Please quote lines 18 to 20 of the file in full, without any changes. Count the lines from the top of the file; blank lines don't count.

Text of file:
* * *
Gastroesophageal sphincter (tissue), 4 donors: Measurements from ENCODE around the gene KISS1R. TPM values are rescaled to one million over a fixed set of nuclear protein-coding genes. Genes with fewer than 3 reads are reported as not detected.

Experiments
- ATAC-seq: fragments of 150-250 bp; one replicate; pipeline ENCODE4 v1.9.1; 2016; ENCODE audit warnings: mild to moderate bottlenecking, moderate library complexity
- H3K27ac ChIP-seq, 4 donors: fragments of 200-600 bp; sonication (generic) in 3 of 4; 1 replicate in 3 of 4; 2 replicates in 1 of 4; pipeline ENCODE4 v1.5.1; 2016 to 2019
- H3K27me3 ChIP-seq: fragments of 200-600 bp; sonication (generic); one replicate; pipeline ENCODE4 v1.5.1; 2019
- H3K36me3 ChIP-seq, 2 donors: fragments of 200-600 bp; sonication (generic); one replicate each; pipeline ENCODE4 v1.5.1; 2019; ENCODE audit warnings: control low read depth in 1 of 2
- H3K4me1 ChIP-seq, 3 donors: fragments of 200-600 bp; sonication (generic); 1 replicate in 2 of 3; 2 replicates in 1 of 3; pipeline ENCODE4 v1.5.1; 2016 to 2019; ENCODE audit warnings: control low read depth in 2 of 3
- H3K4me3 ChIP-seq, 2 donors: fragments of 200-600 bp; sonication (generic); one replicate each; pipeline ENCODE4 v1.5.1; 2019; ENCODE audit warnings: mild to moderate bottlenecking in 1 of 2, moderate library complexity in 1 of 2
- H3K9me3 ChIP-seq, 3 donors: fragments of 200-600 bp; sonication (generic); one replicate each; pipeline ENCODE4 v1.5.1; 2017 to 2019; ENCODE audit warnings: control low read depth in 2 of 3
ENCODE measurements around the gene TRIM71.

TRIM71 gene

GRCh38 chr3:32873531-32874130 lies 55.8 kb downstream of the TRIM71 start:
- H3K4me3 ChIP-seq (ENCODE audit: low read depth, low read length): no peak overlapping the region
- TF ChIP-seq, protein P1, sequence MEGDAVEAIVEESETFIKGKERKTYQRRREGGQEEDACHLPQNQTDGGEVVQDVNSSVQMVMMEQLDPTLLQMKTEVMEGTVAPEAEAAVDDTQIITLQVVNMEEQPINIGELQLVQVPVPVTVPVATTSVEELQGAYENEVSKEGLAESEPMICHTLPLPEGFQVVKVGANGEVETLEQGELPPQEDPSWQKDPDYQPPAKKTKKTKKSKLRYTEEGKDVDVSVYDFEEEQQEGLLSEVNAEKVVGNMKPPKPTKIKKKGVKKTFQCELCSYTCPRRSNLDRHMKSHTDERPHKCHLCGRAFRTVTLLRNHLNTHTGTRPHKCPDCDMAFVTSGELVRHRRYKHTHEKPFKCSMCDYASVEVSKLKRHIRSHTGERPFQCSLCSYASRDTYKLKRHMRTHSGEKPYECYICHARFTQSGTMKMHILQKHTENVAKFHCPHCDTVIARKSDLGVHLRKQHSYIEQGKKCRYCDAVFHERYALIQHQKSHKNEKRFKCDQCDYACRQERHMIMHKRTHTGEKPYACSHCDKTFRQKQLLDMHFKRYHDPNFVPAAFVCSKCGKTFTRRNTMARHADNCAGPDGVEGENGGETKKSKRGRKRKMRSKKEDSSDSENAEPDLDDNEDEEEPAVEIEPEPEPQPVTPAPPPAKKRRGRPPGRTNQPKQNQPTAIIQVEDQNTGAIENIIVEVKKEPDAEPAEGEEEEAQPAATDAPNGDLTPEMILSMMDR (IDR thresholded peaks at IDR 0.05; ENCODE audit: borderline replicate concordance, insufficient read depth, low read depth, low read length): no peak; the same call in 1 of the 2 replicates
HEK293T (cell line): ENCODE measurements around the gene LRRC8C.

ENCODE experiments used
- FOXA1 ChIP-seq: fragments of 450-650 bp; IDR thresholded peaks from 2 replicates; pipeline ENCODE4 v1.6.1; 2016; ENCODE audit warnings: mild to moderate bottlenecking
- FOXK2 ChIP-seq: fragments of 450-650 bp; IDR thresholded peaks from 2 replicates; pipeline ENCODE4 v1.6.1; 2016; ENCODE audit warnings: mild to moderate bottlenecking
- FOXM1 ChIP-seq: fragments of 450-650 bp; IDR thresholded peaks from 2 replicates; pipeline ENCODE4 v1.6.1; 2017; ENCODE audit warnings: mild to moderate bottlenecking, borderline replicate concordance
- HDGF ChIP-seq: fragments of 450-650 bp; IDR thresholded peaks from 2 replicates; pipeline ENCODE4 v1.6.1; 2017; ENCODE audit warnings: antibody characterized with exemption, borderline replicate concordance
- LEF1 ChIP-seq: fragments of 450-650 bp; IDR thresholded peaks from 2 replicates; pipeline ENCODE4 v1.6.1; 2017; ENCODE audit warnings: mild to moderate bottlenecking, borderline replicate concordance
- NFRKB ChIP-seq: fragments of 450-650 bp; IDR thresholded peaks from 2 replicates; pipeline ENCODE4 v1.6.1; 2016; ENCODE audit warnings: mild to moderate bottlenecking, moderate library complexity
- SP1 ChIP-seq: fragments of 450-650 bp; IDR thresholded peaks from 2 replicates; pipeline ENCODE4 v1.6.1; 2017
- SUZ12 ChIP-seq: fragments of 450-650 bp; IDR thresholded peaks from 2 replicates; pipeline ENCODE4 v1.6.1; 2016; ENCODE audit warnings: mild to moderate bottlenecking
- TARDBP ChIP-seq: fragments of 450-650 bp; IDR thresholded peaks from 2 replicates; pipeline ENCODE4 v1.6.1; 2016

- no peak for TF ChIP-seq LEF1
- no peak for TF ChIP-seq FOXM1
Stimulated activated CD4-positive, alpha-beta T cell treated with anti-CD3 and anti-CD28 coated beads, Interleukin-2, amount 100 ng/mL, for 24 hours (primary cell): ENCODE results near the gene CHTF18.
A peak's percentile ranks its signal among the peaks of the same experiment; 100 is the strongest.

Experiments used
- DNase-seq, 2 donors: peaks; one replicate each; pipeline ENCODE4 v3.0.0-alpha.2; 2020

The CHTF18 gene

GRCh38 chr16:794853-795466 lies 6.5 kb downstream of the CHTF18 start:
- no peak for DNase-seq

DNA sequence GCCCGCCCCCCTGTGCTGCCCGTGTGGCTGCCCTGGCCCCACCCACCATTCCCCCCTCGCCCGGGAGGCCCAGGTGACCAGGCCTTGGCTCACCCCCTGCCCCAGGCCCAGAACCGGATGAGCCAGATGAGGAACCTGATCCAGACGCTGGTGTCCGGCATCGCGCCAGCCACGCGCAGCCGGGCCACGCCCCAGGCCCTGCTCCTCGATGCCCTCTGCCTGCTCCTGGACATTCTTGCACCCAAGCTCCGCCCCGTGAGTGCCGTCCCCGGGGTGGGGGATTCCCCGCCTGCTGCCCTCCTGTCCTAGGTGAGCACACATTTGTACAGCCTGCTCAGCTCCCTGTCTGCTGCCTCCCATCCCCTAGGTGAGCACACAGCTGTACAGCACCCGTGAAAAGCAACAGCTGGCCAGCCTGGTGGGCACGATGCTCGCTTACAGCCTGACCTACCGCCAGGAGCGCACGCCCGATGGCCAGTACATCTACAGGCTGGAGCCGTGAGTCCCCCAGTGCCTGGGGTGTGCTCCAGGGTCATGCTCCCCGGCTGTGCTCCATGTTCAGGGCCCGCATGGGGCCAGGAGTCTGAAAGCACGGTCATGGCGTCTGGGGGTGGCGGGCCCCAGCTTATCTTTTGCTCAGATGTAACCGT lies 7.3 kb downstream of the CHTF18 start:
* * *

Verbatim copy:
- FOXK2 ChIP-seq: fragments of 450-650 bp; IDR thresholded peaks from 2 replicates; pipeline ENCODE4 v1.6.1; 2016; ENCODE audit warnings: mild to moderate bottlenecking
- FOXM1 ChIP-seq: fragments of 450-650 bp; IDR thresholded peaks from 2 replicates; pipeline ENCODE4 v1.6.1; 2017; ENCODE audit warnings: mild to moderate bottlenecking, borderline replicate concordance
- HDGF ChIP-seq: fragments of 450-650 bp; IDR thresholded peaks from 2 replicates; pipeline ENCODE4 v1.6.1; 2017; ENCODE audit warnings: antibody characterized with exemption, borderline replicate concordance